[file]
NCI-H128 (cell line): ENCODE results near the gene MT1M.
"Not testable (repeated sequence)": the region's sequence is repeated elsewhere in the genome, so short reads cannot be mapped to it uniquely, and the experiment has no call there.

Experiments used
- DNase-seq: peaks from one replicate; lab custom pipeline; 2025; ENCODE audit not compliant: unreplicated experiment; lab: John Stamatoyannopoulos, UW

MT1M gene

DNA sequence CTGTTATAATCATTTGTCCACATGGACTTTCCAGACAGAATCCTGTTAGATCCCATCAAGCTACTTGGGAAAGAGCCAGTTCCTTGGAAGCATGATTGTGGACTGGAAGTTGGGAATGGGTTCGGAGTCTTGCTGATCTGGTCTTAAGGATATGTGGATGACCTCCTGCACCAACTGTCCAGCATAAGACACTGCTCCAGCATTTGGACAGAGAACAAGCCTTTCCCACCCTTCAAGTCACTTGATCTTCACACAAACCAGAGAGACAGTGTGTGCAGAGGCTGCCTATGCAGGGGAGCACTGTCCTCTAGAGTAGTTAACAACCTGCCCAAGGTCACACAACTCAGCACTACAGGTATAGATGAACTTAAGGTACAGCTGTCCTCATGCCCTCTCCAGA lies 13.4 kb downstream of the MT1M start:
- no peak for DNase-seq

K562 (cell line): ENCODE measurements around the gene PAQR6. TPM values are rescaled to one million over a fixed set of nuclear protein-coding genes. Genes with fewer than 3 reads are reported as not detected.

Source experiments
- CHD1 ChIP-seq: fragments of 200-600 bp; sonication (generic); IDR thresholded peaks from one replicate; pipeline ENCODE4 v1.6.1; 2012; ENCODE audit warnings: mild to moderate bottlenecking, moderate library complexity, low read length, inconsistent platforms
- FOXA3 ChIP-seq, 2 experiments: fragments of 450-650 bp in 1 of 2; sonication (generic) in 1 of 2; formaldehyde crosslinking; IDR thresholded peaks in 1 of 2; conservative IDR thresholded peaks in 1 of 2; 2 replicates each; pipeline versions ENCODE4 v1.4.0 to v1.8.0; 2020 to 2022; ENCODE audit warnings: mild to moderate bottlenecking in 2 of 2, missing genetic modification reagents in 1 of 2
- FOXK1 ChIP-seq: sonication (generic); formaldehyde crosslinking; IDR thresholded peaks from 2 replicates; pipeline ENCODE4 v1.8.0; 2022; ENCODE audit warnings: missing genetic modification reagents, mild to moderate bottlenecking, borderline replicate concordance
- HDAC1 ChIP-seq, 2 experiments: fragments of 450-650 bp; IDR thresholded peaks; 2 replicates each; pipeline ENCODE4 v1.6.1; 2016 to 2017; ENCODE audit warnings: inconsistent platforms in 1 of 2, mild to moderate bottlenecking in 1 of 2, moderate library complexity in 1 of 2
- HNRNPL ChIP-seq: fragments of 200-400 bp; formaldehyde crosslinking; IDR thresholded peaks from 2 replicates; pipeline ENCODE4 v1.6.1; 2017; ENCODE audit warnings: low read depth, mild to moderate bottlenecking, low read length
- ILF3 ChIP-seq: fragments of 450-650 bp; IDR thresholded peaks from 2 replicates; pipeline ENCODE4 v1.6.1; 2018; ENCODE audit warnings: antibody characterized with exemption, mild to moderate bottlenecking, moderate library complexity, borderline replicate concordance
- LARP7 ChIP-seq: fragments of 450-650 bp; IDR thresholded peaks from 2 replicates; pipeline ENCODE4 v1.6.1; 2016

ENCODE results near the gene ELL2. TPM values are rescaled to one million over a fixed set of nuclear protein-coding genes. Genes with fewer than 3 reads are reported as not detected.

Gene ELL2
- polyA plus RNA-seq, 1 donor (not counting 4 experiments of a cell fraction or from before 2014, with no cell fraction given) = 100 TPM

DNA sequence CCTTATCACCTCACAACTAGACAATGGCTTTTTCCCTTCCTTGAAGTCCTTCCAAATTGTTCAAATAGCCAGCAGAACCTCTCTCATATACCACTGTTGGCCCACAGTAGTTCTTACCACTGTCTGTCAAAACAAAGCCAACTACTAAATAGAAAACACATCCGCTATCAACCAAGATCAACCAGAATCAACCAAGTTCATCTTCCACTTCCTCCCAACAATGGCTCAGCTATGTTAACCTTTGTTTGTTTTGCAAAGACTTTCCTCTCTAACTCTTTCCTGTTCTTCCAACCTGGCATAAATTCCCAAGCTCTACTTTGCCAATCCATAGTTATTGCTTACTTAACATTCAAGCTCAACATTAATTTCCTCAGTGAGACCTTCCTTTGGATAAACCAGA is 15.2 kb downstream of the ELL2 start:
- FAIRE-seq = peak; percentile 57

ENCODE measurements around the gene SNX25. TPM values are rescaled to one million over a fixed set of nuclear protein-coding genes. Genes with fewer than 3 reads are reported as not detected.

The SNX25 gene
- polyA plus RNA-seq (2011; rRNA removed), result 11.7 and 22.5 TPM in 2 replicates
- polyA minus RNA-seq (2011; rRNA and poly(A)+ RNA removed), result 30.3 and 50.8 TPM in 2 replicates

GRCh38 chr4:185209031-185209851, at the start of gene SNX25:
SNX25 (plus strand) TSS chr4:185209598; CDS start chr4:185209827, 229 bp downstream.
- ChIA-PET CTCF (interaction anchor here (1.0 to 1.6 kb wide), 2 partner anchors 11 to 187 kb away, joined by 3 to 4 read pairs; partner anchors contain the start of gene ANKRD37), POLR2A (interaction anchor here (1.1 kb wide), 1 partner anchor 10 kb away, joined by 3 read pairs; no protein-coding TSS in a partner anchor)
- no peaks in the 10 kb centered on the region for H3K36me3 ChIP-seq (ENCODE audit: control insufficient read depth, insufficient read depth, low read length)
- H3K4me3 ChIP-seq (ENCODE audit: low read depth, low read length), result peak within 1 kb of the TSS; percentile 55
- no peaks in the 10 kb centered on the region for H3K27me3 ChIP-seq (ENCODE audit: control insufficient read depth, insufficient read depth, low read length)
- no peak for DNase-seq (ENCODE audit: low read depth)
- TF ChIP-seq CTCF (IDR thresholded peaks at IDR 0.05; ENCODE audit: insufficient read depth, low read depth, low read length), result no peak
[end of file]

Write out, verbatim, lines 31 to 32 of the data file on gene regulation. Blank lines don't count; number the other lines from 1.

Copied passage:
- no peaks in the 10 kb centered on the region for H3K27me3 ChIP-seq (ENCODE audit: control insufficient read depth, insufficient read depth, low read length)
- no peak for DNase-seq (ENCODE audit: low read depth)